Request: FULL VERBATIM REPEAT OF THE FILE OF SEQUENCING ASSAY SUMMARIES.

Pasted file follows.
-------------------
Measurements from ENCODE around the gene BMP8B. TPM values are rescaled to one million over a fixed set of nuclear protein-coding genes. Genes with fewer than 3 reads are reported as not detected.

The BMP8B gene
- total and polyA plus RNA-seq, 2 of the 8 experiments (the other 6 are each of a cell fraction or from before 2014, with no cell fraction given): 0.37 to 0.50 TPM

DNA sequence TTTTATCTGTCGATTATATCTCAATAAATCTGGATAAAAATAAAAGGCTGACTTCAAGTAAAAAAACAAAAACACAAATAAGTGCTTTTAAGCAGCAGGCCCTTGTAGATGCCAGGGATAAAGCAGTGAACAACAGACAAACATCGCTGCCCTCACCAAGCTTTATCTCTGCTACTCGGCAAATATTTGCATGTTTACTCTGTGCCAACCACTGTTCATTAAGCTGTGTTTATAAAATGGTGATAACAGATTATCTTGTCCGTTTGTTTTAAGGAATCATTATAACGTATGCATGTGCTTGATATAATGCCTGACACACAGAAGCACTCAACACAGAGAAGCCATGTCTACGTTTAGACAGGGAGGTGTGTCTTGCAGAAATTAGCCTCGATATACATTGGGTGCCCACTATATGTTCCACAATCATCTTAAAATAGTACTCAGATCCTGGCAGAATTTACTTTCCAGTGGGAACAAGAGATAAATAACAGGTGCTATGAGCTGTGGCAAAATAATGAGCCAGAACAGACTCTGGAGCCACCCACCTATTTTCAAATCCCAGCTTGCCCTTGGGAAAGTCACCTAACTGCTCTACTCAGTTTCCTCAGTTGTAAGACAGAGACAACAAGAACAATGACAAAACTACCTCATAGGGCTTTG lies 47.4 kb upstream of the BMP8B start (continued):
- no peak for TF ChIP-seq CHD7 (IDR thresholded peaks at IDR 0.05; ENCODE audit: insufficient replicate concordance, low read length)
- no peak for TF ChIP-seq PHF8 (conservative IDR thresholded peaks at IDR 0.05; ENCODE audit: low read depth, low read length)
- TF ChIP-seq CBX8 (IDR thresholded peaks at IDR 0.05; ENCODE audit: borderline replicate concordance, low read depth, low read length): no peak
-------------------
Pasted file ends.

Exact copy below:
Measurements from ENCODE around the gene BMP8B. TPM values are rescaled to one million over a fixed set of nuclear protein-coding genes. Genes with fewer than 3 reads are reported as not detected.

The BMP8B gene
- total and polyA plus RNA-seq, 2 of the 8 experiments (the other 6 are each of a cell fraction or from before 2014, with no cell fraction given): 0.37 to 0.50 TPM

DNA sequence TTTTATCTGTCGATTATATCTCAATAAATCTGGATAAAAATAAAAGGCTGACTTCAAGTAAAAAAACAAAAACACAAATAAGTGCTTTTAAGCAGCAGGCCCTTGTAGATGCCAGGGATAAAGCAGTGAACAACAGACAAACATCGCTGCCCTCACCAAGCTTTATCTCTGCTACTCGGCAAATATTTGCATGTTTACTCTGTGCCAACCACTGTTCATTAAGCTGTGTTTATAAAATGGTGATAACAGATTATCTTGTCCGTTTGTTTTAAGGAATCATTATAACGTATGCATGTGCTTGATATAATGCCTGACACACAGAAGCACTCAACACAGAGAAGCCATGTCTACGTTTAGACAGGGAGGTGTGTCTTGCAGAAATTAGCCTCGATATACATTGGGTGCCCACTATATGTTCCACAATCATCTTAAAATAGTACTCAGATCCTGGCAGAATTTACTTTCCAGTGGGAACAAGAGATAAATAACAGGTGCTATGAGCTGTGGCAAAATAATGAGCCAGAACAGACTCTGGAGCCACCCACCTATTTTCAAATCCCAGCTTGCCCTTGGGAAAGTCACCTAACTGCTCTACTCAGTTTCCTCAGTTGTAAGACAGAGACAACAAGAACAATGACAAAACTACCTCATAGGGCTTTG lies 47.4 kb upstream of the BMP8B start (continued):
- no peak for TF ChIP-seq CHD7 (IDR thresholded peaks at IDR 0.05; ENCODE audit: insufficient replicate concordance, low read length)
- no peak for TF ChIP-seq PHF8 (conservative IDR thresholded peaks at IDR 0.05; ENCODE audit: low read depth, low read length)
- TF ChIP-seq CBX8 (IDR thresholded peaks at IDR 0.05; ENCODE audit: borderline replicate concordance, low read depth, low read length): no peak